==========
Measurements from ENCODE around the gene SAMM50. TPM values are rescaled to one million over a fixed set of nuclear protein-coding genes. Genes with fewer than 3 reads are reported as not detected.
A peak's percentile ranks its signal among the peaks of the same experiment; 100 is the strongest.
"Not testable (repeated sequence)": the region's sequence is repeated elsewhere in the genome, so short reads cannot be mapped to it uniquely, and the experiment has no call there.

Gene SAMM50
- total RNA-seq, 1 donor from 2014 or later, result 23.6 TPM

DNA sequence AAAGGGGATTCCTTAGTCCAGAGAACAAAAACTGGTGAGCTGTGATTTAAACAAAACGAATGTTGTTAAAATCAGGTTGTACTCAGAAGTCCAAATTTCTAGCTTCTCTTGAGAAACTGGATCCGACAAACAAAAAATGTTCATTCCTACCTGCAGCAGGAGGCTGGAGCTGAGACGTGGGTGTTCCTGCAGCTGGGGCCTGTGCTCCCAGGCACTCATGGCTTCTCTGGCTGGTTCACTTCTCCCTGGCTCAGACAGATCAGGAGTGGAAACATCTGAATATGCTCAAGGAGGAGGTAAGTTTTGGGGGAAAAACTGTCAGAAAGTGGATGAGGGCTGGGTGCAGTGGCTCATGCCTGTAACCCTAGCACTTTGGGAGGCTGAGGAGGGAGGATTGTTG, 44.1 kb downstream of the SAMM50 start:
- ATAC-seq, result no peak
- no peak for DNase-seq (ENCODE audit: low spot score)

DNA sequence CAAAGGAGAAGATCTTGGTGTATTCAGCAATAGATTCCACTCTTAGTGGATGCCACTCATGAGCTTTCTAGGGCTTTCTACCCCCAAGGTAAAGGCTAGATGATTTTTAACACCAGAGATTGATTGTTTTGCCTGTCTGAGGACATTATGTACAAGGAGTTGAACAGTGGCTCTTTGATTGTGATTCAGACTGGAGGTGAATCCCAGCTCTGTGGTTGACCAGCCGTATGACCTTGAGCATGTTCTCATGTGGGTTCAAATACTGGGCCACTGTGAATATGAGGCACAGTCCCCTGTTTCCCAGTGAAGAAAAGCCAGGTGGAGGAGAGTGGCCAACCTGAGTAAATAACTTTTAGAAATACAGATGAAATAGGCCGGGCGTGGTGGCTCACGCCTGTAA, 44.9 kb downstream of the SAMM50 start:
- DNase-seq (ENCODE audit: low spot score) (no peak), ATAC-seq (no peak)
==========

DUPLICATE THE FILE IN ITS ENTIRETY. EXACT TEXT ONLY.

Measurements from ENCODE around the gene SAMM50. TPM values are rescaled to one million over a fixed set of nuclear protein-coding genes. Genes with fewer than 3 reads are reported as not detected.
A peak's percentile ranks its signal among the peaks of the same experiment; 100 is the strongest.
"Not testable (repeated sequence)": the region's sequence is repeated elsewhere in the genome, so short reads cannot be mapped to it uniquely, and the experiment has no call there.

Gene SAMM50
- total RNA-seq, 1 donor from 2014 or later, result 23.6 TPM

DNA sequence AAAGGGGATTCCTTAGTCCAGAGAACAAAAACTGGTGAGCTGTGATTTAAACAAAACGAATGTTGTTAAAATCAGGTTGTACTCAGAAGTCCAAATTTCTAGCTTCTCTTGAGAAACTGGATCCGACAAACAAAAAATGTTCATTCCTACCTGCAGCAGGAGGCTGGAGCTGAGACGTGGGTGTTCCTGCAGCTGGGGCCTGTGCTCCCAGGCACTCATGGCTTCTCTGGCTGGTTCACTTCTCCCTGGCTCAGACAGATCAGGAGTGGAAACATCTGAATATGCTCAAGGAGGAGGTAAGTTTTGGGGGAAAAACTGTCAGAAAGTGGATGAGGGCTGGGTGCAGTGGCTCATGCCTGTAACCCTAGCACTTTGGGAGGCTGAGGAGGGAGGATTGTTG, 44.1 kb downstream of the SAMM50 start:
- ATAC-seq, result no peak
- no peak for DNase-seq (ENCODE audit: low spot score)

DNA sequence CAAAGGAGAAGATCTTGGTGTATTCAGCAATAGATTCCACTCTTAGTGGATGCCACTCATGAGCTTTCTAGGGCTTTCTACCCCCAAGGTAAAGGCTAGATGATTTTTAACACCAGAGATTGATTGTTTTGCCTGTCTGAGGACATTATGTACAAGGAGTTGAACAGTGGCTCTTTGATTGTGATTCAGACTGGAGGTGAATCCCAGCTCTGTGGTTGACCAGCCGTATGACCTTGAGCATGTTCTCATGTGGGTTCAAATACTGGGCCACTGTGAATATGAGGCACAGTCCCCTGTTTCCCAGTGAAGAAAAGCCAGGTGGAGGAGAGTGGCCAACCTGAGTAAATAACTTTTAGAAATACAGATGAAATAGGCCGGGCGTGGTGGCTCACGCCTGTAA, 44.9 kb downstream of the SAMM50 start:
- DNase-seq (ENCODE audit: low spot score) (no peak), ATAC-seq (no peak)